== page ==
Yesterday was a rollercoaster of emotions. From the walking tour of Kigali to the genocide memorial.
My sleep was way off, I went to bed at 9:45pm and was up and ready to go at 3am. But I haven’t felt any jet lag, so that’s a good thing. Most of our village was awake at around 3:30am & 4:00am
We had our first breakfast at the hostel, it was huge toast, with eggs, fruit salad, & scrambled eggs. I also had my first Rwandan Coffee....SO STRONG!
We went to go exchange our money. $100 usd = 87,000 rwf (Rwandan Franc)
Our first part of the day was a walking tour of the oldest part of Kigali. It is run by the women’s center.
Here is some info about the center: “Nyamirambo Women’s Center (NWC), a Rwandan NGO, was launched at the end of 2007 by 18 Rwandese women living in Nyamirambo, Kigali. Together they created a project which aimed to address gender-based violence, gender inequality and discrimination. Today, NWC’s mission is to provide education and vocational training to women who do not have the means to pay for such training on their own, so that they can gain better opportunities for employment.”
The walking tour begins at the Women’s Center with a traditional snack, a quick Kinyarwanda language lesson, and an introduction to the Center and its activities. It then weaves through Nyamirambo, one of Kigali’s oldest neighborhoods. Along the way guides lead participants into a women's hairdressing salon where the adventurous type can get a free braid; into a family compound to pound cassava leaves; by two mosques and a lookout view over Kigali; and into a tailor shop to feel the fabrics you'll otherwise see styled on the streets. The tour concludes with a traditional lunch made and served in the home of Aminatha, NWC's best cook.
This was a kind of a culture shock for me. Just seeing everyone walk around, carrying their food around or sitting in front of their homes preparing meals. We walked into their market, it reminded me of a huge block sale. We witnessed them bartering for clothes so they can sell them on their own.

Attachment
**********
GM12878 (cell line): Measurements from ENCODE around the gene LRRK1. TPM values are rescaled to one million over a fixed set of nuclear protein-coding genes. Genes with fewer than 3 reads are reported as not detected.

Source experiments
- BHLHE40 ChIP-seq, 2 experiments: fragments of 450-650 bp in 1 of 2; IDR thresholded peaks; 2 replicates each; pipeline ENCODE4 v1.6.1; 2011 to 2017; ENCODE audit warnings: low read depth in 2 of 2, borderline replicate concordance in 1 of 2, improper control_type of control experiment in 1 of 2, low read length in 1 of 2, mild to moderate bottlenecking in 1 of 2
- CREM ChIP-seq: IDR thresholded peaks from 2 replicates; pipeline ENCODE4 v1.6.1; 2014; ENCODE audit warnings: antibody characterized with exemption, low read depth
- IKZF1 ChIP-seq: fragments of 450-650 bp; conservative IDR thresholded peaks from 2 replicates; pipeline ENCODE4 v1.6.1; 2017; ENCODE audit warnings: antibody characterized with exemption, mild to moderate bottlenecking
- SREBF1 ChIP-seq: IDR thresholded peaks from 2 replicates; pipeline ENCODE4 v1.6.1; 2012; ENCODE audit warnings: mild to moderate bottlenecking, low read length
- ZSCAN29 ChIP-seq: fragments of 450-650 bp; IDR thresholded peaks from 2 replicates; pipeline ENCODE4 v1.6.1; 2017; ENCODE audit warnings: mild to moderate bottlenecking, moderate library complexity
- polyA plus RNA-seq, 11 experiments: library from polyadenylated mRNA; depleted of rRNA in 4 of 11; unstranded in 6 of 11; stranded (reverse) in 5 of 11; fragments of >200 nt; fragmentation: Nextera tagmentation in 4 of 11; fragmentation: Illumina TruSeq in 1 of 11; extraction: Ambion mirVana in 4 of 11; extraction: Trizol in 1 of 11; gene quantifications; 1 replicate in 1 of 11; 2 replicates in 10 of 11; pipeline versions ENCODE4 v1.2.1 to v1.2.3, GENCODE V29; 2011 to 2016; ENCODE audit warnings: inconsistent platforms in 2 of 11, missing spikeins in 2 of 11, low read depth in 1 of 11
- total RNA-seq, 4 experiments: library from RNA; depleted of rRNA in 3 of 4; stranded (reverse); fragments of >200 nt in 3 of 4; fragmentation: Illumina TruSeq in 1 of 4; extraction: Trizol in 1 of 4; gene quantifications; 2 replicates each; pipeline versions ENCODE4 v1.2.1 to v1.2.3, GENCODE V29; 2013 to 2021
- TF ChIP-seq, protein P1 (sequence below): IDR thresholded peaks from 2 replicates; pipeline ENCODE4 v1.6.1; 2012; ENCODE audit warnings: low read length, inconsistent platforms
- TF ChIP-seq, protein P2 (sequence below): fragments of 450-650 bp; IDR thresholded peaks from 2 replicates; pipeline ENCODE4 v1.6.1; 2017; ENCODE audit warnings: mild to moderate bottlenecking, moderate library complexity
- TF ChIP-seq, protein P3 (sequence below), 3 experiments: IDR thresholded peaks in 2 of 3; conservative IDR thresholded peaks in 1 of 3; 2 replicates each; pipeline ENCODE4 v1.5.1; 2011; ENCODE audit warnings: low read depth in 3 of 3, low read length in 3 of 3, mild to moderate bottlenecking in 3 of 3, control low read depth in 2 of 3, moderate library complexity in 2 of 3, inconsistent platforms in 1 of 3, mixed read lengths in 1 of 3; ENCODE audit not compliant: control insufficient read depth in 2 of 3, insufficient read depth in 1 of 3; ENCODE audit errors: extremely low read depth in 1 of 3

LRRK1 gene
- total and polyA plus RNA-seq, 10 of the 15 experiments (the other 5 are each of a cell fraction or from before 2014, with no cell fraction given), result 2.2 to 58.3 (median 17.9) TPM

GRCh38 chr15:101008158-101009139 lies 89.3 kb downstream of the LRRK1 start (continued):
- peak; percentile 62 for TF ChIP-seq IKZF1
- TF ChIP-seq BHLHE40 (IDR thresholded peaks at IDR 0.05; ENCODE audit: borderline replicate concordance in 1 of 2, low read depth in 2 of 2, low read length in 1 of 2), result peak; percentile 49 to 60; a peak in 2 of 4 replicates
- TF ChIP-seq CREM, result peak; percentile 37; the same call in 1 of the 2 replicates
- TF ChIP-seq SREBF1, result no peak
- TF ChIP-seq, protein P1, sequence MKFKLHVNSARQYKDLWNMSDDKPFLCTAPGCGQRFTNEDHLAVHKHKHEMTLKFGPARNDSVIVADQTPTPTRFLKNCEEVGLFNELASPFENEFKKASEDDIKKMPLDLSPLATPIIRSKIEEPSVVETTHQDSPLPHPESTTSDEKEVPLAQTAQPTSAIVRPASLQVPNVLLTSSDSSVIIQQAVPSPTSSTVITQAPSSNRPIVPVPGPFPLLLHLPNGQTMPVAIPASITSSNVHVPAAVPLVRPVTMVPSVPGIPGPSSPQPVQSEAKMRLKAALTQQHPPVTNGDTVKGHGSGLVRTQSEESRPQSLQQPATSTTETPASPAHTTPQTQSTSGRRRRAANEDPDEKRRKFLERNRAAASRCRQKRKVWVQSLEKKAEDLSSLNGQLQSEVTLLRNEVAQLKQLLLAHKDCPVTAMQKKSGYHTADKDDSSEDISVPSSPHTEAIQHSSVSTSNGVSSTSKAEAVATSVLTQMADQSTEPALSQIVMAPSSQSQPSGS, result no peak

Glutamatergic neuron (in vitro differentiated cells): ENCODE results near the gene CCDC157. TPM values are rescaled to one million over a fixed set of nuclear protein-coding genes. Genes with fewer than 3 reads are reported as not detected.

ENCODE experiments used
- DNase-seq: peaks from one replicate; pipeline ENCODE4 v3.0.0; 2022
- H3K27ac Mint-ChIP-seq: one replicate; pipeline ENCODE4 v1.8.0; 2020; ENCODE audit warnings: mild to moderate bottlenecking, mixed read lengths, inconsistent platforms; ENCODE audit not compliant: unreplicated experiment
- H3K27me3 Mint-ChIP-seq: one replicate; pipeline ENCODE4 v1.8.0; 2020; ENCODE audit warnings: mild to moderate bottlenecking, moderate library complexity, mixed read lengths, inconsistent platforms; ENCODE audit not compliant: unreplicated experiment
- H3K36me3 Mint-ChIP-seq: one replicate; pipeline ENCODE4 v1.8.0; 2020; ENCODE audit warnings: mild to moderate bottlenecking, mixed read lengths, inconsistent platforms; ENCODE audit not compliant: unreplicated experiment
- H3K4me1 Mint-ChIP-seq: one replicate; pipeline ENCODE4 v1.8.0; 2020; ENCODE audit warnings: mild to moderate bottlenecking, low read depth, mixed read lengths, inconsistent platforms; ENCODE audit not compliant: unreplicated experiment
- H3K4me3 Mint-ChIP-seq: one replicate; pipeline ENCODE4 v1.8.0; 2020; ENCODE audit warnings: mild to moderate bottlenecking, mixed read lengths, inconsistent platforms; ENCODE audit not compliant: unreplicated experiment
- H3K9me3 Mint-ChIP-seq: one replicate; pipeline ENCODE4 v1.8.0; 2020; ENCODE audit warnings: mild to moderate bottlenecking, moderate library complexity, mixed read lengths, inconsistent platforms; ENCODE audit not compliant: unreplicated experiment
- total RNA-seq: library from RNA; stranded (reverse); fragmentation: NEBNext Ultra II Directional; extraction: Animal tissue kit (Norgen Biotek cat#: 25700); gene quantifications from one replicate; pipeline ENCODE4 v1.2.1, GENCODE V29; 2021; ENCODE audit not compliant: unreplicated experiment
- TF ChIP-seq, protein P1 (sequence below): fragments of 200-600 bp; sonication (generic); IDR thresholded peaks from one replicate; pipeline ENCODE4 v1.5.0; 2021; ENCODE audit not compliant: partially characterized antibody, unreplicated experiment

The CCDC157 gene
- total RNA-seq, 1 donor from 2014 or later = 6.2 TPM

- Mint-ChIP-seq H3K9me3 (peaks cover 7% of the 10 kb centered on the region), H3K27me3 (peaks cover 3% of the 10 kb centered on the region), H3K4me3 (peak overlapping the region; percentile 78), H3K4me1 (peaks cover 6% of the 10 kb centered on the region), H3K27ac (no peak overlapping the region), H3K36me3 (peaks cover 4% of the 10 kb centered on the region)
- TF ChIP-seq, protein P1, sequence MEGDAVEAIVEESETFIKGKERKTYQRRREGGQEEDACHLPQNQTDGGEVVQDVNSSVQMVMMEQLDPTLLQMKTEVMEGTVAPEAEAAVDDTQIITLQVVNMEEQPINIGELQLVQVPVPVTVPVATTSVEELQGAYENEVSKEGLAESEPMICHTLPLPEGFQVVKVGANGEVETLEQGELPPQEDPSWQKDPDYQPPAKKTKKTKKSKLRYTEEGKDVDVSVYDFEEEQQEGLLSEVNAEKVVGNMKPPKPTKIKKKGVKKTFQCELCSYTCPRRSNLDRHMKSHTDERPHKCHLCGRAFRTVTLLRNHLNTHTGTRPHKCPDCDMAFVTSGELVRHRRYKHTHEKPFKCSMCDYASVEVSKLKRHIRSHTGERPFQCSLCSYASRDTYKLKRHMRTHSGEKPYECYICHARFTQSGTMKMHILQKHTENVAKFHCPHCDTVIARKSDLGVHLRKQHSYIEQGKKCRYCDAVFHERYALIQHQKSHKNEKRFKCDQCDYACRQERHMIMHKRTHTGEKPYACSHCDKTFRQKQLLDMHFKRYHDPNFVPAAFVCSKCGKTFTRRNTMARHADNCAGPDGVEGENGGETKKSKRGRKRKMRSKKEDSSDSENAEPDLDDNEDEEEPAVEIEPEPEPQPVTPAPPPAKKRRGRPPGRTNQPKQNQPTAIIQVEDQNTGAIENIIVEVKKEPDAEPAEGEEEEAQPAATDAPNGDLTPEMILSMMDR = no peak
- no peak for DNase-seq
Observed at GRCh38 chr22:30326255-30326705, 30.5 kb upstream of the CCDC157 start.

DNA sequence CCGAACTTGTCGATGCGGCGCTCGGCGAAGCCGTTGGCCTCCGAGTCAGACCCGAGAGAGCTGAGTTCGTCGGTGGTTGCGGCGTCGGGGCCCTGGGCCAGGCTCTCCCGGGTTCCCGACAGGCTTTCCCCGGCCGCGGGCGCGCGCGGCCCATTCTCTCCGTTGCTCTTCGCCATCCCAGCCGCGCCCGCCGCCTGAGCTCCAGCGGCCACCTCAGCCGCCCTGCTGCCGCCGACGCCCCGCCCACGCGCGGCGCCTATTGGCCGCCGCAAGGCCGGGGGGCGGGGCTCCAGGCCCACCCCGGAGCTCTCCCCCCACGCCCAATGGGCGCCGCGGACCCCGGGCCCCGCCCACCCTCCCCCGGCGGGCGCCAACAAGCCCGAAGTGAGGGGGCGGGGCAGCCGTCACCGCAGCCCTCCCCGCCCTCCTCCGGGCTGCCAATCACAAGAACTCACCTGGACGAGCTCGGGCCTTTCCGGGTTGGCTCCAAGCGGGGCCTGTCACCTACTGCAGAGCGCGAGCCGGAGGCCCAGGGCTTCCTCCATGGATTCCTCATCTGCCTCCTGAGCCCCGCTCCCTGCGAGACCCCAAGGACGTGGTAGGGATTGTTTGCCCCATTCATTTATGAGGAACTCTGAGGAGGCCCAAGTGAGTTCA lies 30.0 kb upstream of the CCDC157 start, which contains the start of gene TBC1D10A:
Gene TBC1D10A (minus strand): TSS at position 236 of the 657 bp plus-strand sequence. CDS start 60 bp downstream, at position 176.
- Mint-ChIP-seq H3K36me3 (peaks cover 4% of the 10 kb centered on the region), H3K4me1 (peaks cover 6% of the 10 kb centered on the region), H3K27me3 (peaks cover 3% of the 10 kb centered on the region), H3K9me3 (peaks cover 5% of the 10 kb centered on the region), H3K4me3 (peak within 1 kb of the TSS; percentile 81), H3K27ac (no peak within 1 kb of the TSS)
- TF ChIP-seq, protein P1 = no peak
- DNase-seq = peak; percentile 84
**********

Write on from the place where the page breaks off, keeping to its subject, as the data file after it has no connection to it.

The second part of the trip was attending the main genocide memorial. I really have no words for that. It was very emotional and I learned what actually happened. It’s just so very sad. Right now in Rwanda it’s Kwibuka 24. The next section is Stolen from the website.
Kwibuka means ‘remember’ in Kinyarwanda, Rwanda’s language. It describes the annual commemoration of the 1994 Genocide against the Tutsi.
More than one million Rwandans died in the hundred days of the genocide. It was one of human history’s darkest times.
Kwibuka is a series of events taking place in Rwanda and around the world. These events lead up to the national commemoration of the genocide in Rwanda, which begins on 7 April every year. The genocide began on 7 April 1994.
Kwibuka calls on the world to stand against genocide in three key ways:
– To remember: Honouring the memory of those who died. Offering support to those who survived.
– To unite: Rwanda shows that reconciliation through shared human values is possible. We ask the world to do the same.
– To renew: As we build Rwanda anew, we are humbled to share our experiences and learn from others. Let’s create a better world together.
We had the honor to put flowers on one of the mass graves. That’s when it hit me, I just couldn’t understand how the world let this happen. As I put my rose on the grave, all I could say was “I’m sorry.” And that’s when the tears started flowing.
We as humans need to spread love around to everyone. Stop with all of this hate, we are better than that. ❤️🧡💛💜💙💚🖤🇷🇼
Sean Murphy is a Childhood Education Major with a concentration in Social Studies at Buffalo State College. He is very active in the Buffalo theatre community and has performed with many local theatre companies. Sean studied musical theatre in NYC and has worked at Walt Disney World as a Character/Parade performer. He is beyond excited for this extraordinary trip to Rwanda.